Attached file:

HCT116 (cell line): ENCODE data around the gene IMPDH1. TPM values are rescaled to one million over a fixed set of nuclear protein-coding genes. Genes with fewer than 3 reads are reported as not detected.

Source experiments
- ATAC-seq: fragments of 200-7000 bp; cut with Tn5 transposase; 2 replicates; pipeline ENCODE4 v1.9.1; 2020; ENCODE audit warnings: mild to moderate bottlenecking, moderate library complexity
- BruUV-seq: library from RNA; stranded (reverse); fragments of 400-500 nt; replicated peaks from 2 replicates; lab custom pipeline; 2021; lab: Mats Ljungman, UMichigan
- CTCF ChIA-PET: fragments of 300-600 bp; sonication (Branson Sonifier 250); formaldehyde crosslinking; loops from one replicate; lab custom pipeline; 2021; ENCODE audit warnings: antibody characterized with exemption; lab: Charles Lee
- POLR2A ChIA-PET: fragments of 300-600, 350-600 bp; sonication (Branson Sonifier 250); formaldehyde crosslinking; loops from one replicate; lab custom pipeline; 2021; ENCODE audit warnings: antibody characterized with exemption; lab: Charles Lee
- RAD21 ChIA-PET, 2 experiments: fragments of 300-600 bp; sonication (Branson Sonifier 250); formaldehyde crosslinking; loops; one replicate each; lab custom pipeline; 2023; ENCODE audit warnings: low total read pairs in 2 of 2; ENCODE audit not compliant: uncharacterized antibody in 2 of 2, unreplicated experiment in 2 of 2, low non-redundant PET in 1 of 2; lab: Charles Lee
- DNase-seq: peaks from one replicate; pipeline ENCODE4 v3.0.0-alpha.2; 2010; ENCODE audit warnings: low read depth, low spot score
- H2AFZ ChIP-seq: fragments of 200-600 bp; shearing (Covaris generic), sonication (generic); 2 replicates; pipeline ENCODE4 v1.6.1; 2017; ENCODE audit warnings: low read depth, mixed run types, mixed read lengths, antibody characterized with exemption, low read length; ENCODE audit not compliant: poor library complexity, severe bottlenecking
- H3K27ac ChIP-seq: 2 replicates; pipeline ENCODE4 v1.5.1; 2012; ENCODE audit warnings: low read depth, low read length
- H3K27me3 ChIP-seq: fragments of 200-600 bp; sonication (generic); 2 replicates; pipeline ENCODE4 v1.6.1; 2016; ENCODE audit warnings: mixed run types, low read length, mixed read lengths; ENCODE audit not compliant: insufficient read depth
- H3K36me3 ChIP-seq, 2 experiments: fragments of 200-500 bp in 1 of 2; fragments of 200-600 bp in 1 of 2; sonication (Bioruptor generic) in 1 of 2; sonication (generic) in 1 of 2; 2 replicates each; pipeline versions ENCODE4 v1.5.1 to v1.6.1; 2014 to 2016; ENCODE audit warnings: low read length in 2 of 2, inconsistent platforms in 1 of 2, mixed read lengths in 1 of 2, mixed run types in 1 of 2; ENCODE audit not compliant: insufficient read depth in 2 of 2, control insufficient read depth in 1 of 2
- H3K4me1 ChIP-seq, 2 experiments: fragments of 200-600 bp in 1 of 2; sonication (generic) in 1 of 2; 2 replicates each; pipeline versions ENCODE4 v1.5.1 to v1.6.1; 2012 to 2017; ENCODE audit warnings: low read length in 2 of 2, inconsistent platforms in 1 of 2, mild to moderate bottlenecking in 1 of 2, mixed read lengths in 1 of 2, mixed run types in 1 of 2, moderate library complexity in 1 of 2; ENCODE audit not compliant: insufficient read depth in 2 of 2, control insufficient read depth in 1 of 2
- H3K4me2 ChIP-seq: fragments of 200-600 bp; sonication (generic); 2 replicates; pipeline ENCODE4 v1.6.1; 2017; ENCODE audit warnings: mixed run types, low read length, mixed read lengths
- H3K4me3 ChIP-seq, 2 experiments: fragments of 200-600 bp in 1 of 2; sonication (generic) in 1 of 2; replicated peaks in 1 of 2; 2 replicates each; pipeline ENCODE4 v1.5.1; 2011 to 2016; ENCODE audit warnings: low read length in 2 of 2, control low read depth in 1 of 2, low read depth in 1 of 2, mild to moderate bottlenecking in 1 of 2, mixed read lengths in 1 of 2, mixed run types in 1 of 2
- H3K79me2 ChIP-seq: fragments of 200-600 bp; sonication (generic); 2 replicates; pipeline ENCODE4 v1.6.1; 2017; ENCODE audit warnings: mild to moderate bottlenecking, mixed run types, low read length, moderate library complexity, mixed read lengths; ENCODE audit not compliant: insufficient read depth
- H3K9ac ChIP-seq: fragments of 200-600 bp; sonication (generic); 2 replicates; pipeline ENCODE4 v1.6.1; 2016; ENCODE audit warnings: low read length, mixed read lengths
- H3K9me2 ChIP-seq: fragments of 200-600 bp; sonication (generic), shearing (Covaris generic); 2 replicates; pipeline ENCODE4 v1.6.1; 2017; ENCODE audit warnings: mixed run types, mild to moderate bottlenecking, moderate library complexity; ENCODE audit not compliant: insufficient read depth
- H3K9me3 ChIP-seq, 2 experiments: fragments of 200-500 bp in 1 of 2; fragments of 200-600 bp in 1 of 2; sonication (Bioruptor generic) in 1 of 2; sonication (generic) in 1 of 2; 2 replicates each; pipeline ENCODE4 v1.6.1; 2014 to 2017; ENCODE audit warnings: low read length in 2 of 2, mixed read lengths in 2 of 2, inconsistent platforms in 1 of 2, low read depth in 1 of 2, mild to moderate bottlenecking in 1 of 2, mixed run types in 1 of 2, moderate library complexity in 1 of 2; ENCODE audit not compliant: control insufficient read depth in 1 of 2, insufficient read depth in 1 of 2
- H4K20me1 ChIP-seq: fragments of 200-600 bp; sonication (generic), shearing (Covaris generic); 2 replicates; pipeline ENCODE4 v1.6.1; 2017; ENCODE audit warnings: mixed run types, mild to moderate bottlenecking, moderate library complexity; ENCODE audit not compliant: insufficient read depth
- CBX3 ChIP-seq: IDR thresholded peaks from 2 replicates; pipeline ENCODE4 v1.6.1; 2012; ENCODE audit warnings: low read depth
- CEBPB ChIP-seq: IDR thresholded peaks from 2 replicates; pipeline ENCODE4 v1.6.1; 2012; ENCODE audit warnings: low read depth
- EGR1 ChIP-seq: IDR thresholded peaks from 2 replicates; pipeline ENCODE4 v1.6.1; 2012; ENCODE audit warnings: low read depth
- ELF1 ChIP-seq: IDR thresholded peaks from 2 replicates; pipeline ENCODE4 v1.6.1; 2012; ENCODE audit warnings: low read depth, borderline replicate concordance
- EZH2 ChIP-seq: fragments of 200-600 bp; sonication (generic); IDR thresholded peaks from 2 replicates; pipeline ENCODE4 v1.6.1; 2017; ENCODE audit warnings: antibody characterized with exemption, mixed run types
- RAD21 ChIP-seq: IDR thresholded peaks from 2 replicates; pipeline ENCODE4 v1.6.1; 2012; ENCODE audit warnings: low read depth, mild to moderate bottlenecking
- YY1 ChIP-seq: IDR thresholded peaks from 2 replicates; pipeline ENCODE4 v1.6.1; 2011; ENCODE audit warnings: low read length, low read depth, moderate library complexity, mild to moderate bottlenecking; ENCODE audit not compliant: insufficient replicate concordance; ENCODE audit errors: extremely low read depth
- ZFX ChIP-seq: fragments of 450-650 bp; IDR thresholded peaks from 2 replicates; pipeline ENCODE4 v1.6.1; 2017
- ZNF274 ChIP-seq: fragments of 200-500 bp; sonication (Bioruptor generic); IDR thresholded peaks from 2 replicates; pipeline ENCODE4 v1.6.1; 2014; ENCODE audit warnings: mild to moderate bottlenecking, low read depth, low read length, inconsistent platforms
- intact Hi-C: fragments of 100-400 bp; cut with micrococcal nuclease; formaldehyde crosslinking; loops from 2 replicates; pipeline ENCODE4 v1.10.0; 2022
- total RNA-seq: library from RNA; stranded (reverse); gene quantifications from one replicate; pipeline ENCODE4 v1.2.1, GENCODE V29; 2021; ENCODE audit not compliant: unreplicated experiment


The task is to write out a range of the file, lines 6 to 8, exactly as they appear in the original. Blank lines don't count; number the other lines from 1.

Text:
- POLR2A ChIA-PET: fragments of 300-600, 350-600 bp; sonication (Branson Sonifier 250); formaldehyde crosslinking; loops from one replicate; lab custom pipeline; 2021; ENCODE audit warnings: antibody characterized with exemption; lab: Charles Lee
- RAD21 ChIA-PET, 2 experiments: fragments of 300-600 bp; sonication (Branson Sonifier 250); formaldehyde crosslinking; loops; one replicate each; lab custom pipeline; 2023; ENCODE audit warnings: low total read pairs in 2 of 2; ENCODE audit not compliant: uncharacterized antibody in 2 of 2, unreplicated experiment in 2 of 2, low non-redundant PET in 1 of 2; lab: Charles Lee
- DNase-seq: peaks from one replicate; pipeline ENCODE4 v3.0.0-alpha.2; 2010; ENCODE audit warnings: low read depth, low spot score